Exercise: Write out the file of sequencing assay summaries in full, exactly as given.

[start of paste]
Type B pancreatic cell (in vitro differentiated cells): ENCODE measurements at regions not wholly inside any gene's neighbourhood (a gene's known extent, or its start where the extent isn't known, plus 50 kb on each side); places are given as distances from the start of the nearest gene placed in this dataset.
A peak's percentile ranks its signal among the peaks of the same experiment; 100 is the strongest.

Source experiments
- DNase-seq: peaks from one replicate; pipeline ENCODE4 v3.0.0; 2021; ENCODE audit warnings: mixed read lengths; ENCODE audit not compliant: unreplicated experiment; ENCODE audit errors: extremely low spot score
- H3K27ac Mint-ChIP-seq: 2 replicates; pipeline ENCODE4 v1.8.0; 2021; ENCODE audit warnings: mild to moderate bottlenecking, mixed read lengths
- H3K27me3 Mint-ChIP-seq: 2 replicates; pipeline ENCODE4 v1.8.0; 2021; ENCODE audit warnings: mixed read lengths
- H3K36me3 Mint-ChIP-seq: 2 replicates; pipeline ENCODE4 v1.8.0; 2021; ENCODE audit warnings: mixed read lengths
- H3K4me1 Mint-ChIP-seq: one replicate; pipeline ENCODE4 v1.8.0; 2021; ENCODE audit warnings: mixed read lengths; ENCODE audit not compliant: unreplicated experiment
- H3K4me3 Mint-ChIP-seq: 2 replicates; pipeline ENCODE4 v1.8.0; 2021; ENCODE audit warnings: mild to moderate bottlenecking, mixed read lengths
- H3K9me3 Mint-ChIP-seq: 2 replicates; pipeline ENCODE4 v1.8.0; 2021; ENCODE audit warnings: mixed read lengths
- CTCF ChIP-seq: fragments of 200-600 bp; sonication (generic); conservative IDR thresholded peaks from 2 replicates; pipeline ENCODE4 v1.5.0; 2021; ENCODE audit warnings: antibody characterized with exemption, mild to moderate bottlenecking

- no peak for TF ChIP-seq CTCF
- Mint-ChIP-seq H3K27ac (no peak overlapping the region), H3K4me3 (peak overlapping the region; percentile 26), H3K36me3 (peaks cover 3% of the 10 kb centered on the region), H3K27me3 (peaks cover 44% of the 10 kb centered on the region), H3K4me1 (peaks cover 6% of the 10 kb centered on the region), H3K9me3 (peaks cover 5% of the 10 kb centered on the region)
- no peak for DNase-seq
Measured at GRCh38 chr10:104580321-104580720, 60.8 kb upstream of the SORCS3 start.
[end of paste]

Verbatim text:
Type B pancreatic cell (in vitro differentiated cells): ENCODE measurements at regions not wholly inside any gene's neighbourhood (a gene's known extent, or its start where the extent isn't known, plus 50 kb on each side); places are given as distances from the start of the nearest gene placed in this dataset.
A peak's percentile ranks its signal among the peaks of the same experiment; 100 is the strongest.

Source experiments
- DNase-seq: peaks from one replicate; pipeline ENCODE4 v3.0.0; 2021; ENCODE audit warnings: mixed read lengths; ENCODE audit not compliant: unreplicated experiment; ENCODE audit errors: extremely low spot score
- H3K27ac Mint-ChIP-seq: 2 replicates; pipeline ENCODE4 v1.8.0; 2021; ENCODE audit warnings: mild to moderate bottlenecking, mixed read lengths
- H3K27me3 Mint-ChIP-seq: 2 replicates; pipeline ENCODE4 v1.8.0; 2021; ENCODE audit warnings: mixed read lengths
- H3K36me3 Mint-ChIP-seq: 2 replicates; pipeline ENCODE4 v1.8.0; 2021; ENCODE audit warnings: mixed read lengths
- H3K4me1 Mint-ChIP-seq: one replicate; pipeline ENCODE4 v1.8.0; 2021; ENCODE audit warnings: mixed read lengths; ENCODE audit not compliant: unreplicated experiment
- H3K4me3 Mint-ChIP-seq: 2 replicates; pipeline ENCODE4 v1.8.0; 2021; ENCODE audit warnings: mild to moderate bottlenecking, mixed read lengths
- H3K9me3 Mint-ChIP-seq: 2 replicates; pipeline ENCODE4 v1.8.0; 2021; ENCODE audit warnings: mixed read lengths
- CTCF ChIP-seq: fragments of 200-600 bp; sonication (generic); conservative IDR thresholded peaks from 2 replicates; pipeline ENCODE4 v1.5.0; 2021; ENCODE audit warnings: antibody characterized with exemption, mild to moderate bottlenecking

- no peak for TF ChIP-seq CTCF
- Mint-ChIP-seq H3K27ac (no peak overlapping the region), H3K4me3 (peak overlapping the region; percentile 26), H3K36me3 (peaks cover 3% of the 10 kb centered on the region), H3K27me3 (peaks cover 44% of the 10 kb centered on the region), H3K4me1 (peaks cover 6% of the 10 kb centered on the region), H3K9me3 (peaks cover 5% of the 10 kb centered on the region)
- no peak for DNase-seq
Measured at GRCh38 chr10:104580321-104580720, 60.8 kb upstream of the SORCS3 start.